The liver X receptors LXR (NR1H3) and LXR (NR1H2), members of the nuclear hormone receptor superfamily of transcription factors, have been identified as important regulators of cholesterol homeostasis. Treatment with LXR agonists promotes the efflux of cholesterol from cells, a process termed reverse cholesterol transport (RCT), by increasing expression of the genes encoding the ATP binding cassette transporters ABCA1 and ABCG1 and the apolipoprotein apoE. The uptake of oxidized cholesterol by macrophages plays a critical role in the development and pathogenesis of atherosclerosis and it has been suggested that enhancing RCT in these cells would retard disease progression. Importantly, treatment with LXR agonists reduces atherosclerosis in animal models of cardiovascular disease at least in part by up- regulation of RCT. Not surprisingly there are intense efforts underway in academic and in pharmaceutical laboratories to identify LXR ligands, however, a major limitation associated with first generation compounds is their propensity to increase plasma lipid levels. A genetic analysis of the individual anti-atherogenic potential of each LXR subtype uncovered a critical therapeutic role for LXR. These studies also demonstrated that activation of LXR in macrophages as well as at a novel non-macrophage site(s) is required for full therapeutic potential. The main goal of this proposal is to define the therapeutic potential of LXR in atherosclerosis, elucidate its underlying mechanism and identify novel therapeutic sites of action. Functional analysis of the two LXR subtypes indicates that LXR is stronger activator of the genes involved in RCT while LXR is a stronger repressor of gene expression. Thus in the absence of LXR RCT is not sufficiently induced when cholesterol levels are high leading to intracellular cholesterol accumulation and an increased risk for atherosclerosis. One goal of the proposed research is to use molecular approaches to identify the trans-acting factors that confer subtype specific differences in anti-atherogenic activity. Molecular and cellular characterization of these trans-acting factors should provide unique entry points for the discovery of novel treatments for atherosclerosis. Additionally, the liver plays a major role in the control of cholesterol homeostasis by serving as the site of lipoprotein production, by synthesizing and secreting the enzymes that remodel lipoproteins, and as the site of lipoprotein-borne sterol clearance. A second goal of the proposed research will be utilize cellular and animal models to define the liver as a novel site of LXR-dependent anti- atherogenic activity. The results of these studies should assist in the identification LXR ligands with minimal side effects and improved anti-atherogenic activity.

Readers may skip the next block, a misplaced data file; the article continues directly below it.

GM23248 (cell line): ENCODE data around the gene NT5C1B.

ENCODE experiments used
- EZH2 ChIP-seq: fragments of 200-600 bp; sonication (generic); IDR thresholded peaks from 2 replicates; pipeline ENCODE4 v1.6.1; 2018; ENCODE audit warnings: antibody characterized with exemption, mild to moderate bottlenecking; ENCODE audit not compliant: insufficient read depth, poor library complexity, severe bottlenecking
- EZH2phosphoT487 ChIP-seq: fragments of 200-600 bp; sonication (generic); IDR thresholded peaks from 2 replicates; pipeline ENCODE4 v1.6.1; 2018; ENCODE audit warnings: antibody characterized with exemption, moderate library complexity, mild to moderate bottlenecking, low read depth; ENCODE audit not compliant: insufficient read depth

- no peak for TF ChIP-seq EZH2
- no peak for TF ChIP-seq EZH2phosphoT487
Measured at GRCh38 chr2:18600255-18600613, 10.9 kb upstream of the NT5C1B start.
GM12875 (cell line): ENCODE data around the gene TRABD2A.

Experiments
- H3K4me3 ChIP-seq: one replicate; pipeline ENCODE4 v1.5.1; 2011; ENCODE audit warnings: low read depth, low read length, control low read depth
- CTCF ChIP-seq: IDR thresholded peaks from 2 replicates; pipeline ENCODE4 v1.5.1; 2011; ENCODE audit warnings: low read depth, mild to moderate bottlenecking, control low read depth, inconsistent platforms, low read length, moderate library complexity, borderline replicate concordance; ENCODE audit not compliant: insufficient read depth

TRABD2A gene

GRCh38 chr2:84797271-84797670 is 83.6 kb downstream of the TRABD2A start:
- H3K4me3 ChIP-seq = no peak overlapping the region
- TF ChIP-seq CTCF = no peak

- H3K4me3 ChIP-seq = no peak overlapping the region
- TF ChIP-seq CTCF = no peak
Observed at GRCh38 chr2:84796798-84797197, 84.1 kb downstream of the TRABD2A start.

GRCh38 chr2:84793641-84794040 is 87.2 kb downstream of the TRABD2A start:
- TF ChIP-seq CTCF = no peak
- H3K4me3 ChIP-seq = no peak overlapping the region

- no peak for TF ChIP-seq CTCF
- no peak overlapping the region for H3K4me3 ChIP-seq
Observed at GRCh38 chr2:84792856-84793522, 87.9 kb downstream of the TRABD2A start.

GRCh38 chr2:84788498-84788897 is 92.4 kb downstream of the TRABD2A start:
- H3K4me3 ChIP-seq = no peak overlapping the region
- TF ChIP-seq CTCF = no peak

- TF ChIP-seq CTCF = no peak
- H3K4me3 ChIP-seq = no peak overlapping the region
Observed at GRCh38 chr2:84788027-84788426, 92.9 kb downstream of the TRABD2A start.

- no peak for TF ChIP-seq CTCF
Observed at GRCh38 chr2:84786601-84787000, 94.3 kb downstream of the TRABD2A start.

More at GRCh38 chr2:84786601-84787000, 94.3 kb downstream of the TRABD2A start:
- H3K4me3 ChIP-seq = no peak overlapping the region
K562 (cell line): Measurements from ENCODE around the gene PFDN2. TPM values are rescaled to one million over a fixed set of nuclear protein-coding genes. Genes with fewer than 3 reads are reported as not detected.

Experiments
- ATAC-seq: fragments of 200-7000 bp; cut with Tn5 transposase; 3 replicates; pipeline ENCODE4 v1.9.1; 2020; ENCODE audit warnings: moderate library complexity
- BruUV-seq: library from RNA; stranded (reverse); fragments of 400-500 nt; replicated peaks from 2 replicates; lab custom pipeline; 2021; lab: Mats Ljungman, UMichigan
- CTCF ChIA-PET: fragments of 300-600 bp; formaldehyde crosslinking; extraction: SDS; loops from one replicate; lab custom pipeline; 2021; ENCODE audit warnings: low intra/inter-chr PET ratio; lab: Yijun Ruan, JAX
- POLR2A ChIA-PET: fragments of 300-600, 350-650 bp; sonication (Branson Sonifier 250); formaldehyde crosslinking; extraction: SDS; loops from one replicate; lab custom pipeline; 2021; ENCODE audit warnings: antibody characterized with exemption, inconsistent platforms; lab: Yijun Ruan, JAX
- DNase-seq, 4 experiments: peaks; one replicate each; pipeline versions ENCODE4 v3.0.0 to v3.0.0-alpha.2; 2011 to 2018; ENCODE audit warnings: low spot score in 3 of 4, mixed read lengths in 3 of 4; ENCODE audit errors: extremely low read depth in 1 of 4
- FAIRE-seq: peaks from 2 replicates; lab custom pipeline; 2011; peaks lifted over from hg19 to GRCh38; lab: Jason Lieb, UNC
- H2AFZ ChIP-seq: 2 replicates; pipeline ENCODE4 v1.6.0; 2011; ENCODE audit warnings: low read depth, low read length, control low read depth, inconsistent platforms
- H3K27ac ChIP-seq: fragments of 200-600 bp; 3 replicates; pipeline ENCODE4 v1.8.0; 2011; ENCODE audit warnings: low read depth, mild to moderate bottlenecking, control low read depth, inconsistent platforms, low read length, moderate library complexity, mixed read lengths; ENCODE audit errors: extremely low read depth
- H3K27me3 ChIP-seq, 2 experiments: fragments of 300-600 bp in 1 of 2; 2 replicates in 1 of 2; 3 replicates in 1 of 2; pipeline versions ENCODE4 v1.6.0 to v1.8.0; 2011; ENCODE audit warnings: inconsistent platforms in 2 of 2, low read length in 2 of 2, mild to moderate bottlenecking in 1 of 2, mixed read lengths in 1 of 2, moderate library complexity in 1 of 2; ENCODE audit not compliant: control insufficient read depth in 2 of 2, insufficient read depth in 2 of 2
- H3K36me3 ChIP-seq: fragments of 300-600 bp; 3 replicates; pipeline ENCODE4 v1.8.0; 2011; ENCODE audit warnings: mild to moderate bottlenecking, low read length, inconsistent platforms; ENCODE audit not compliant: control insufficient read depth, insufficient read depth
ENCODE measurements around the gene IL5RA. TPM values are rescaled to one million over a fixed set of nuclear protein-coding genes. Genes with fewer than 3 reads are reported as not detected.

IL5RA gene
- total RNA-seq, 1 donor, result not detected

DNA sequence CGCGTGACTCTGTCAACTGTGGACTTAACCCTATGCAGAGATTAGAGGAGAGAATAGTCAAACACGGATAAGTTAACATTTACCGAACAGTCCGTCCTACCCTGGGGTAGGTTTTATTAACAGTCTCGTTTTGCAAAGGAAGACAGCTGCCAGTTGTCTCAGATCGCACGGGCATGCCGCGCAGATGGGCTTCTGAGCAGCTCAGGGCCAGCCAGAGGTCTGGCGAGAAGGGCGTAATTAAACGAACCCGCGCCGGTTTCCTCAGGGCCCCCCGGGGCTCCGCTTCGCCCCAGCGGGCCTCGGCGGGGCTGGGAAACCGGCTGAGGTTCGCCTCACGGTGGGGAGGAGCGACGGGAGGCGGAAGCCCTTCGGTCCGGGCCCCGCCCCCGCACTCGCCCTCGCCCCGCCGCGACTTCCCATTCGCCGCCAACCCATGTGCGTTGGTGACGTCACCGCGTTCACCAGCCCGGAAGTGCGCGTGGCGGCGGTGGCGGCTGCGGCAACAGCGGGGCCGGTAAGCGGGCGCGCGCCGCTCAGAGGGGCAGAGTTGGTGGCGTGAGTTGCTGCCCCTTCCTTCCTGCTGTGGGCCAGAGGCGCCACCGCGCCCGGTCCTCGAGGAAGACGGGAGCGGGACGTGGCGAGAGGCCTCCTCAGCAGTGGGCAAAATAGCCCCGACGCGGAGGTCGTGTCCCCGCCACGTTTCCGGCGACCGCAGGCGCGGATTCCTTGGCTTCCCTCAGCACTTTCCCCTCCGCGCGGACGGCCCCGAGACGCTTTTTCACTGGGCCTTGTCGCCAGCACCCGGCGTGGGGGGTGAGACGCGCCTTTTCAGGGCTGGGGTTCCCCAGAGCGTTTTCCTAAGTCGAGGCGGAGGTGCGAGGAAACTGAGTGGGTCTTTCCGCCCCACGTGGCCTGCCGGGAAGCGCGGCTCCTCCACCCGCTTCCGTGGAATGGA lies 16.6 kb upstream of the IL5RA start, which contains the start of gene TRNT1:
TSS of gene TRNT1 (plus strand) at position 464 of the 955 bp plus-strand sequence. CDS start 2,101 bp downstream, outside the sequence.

Cardiovascular disease is the leading killer of adults in the Western world and statistics from the American Heart Association indicate that more than 50% of adults living in the United States have cholesterol levels that put them at risk for atherosclerosis. The liver X receptors (LXRs) are important regulators of cholesterol homeostasis throughout the body and the experimental approaches described in this application will define the factors controlling LXR activity and will describe important sites of LXR action. The results of these studies should provide innovative strategies for the development of therapies for the treatment of cardiovascular disease.
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